East Asia Super League to learn from P. LEAGUE+ COVID-19 measures

12/02/2021 03:47 PM
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CNA file photo
CNA file photo

Taipei, Dec. 2 (CNA) The inaugural season of the East Asia Super League (EASL), a basketball Champions League in Asia, will learn from Taiwan's P. LEAGUE+ professional basketball league as it drafts rules on COVID-19 prevention measures, a top EASL official said Thursday.

During an online meeting, EASL CEO Matt Beyer said the organization is currently drafting a handbook for the upcoming first season of the league that will start with eight teams and play home-and-away games from October 2022 to February 2023, before the elimination semifinal round and the EASL championship game in March 2023.

The P. LEAGUE+ champions, together with the champions and runners-up from Japan's B.LEAGUE, South Korea's KBL, the Philippines' PBA and the recently formed Hong Kong-based Bay Area Chun Yu Phoenixes, will compete in the new league for a US$1 million grand prize.

EASL will focus on recommended best practices from the leagues involved, especially P. LEAGUE+ as its outstanding efforts enabled it to launch in 2020 during the pandemic, Beyer said.

"We really want to learn as we really approve of the P. LEAGUE+," Beyer said. The P. LEAGUE+ was able to launch during the challenging COVID-19 pandemic and it is a miracle."

The P. LEAGUE+, established in 2020, is Taiwan's first professional basketball league since the Chinese Basketball Alliance (CBA) shut down more than 20 years ago.

EASL's current plans include ensuring all players have been vaccinated and to have them take booster shots whenever available, Beyer said, adding that everyone must learn how to adapt and live with the virus.

If there are new variants in the future, EASL will learn and make adjustments accordingly, Beyer said.

"This is something humans just need to face," he added.

P. LEAGUE+ founder and CEO Blackie Chen (陳建州) said there were no major outbreaks in Taiwan for the majority of last season, except during the finals when the league awarded the championship title to the Taipei Fubon Braves who held a 3-1 lead in the best-of-seven series, when a spike in domestic infections suspended play.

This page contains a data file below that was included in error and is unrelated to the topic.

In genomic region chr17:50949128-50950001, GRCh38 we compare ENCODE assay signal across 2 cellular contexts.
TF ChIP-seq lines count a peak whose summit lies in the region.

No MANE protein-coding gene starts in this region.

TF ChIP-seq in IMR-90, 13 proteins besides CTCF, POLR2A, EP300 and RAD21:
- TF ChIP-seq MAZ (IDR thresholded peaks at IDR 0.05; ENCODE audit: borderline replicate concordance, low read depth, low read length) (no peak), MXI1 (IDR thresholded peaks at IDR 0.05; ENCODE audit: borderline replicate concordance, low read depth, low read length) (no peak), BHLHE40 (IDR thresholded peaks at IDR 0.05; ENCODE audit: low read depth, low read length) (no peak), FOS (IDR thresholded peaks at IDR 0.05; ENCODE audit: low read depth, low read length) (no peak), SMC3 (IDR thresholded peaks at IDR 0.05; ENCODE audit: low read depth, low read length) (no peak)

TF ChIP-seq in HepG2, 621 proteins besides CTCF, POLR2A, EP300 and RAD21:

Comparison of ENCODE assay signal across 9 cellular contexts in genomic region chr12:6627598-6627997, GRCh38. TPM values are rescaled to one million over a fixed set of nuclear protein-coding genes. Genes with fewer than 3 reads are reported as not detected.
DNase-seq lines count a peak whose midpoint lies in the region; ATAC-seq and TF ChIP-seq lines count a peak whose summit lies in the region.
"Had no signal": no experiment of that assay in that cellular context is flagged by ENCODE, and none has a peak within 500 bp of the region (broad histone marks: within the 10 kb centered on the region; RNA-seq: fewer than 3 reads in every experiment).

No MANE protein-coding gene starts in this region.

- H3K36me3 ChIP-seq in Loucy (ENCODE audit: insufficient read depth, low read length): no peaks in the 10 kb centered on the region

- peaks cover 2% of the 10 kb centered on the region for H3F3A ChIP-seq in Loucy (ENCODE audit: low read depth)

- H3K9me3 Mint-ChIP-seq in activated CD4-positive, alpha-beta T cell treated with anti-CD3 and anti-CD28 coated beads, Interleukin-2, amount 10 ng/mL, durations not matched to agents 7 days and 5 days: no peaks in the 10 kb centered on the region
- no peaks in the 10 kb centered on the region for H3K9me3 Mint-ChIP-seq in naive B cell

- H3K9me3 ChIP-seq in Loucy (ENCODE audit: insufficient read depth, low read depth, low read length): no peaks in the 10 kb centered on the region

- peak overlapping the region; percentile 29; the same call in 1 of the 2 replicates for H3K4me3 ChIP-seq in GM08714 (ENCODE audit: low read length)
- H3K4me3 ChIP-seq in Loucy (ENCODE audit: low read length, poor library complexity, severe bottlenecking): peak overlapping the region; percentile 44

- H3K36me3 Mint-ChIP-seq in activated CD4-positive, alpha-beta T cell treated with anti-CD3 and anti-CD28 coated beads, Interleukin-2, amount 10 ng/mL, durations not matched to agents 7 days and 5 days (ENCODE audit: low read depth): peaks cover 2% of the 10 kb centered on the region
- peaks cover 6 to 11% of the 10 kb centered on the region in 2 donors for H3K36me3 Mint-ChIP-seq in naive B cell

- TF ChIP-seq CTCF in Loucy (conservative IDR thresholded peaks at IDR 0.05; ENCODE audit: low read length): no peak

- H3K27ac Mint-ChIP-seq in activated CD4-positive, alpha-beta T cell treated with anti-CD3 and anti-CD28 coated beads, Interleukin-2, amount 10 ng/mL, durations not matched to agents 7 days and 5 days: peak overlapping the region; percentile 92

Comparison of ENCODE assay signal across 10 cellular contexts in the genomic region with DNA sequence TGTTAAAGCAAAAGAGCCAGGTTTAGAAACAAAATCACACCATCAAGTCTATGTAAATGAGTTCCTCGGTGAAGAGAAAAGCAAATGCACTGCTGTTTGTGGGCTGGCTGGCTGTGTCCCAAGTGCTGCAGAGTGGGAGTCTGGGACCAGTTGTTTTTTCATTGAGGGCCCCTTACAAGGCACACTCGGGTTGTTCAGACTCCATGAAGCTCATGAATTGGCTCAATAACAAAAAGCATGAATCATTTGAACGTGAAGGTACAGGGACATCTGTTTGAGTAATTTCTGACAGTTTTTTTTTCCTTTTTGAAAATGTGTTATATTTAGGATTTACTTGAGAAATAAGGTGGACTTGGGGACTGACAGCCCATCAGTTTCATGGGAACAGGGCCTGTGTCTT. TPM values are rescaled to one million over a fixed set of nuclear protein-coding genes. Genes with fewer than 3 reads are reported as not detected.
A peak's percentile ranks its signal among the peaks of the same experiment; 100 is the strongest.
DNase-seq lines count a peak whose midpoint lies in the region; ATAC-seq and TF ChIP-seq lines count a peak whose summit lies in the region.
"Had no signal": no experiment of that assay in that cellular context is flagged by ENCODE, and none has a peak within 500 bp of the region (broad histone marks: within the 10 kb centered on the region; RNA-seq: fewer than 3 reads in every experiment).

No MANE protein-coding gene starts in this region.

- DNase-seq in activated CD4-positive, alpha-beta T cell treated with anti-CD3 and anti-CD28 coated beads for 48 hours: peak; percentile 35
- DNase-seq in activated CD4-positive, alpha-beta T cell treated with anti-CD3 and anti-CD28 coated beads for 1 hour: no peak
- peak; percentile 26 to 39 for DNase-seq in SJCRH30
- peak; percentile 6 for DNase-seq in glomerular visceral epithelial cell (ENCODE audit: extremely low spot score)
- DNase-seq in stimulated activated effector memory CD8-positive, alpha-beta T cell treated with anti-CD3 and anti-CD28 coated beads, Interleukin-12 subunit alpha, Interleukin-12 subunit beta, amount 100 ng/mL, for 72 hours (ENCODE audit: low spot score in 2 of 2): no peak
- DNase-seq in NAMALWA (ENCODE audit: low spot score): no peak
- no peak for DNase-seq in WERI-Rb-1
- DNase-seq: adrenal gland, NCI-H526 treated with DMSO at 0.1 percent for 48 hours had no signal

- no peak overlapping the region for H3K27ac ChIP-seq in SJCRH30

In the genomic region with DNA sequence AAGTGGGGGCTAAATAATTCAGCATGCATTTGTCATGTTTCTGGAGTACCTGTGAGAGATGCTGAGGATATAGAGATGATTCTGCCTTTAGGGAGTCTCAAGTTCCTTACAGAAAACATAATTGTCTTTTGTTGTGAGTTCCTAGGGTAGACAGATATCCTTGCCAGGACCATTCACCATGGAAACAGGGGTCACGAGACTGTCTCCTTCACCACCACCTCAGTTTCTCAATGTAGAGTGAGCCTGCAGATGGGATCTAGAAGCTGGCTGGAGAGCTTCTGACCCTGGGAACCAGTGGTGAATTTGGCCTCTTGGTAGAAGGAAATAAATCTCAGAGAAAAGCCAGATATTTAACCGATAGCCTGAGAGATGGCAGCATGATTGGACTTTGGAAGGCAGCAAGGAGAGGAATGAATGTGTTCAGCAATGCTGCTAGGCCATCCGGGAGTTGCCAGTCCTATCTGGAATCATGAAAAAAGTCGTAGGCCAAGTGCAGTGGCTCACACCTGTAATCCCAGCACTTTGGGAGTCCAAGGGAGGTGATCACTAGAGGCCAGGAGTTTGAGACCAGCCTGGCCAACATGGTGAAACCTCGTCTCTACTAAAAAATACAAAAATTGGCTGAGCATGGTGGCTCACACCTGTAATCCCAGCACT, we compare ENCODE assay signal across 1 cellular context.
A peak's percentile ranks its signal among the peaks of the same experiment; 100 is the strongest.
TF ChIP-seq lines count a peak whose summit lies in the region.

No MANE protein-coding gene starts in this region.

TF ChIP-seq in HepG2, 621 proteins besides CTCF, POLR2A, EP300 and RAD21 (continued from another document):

Chen said it was regrettable the series could not be completed, but disease prevention has become part of life.

The league prepared a disease prevention plan for the Taiwan Centers for Disease Control, while its players were either vaccinated or had to show a negative test result taken within the past three days before being allowed to play, Chen said.

In addition, temperature checks, collecting information for contact tracing, and disinfection were all done to ensure everyone's safety, Chen said.

Meanwhile, Beyer expressed confidence about the upcoming inaugural EASL as he believes people in Asia are spending more to experience sports and other events.

"This is the century of Asia, people in Asia care about health and wellness more than ever before," Beyer said. "People are also spending more on experiences. Going to a sports event is an experience where you eat, enjoy the game, you have fun with your friends."

These people also want to see their local heroes presented on a platform where it is comparable in standard to the NBA or the Olympics, Beyer added.

"That is where we have a lot of confidence in the commercialization of this product, that is giving people the entertainment that they want at the right time and having the right partners like the P. LEAGUE+," Beyer said.

When asked why China's CBA was not included in EASL's inaugural season, since it represents one of the largest markets in Asia, Beyer said even though he is very familiar with the CBA it currently has very strict quarantine requirements, which are not suitable for the league's home-and-away format.

"CBA didn't want to promise us they would join in 2022 and then not be able to join. We must also be understanding because EASL looks towards long-term development, and by not having CBA in the first season, we also welcome them to join in the third season when we expand to 16 teams," Beyer said.

(By William Yen)

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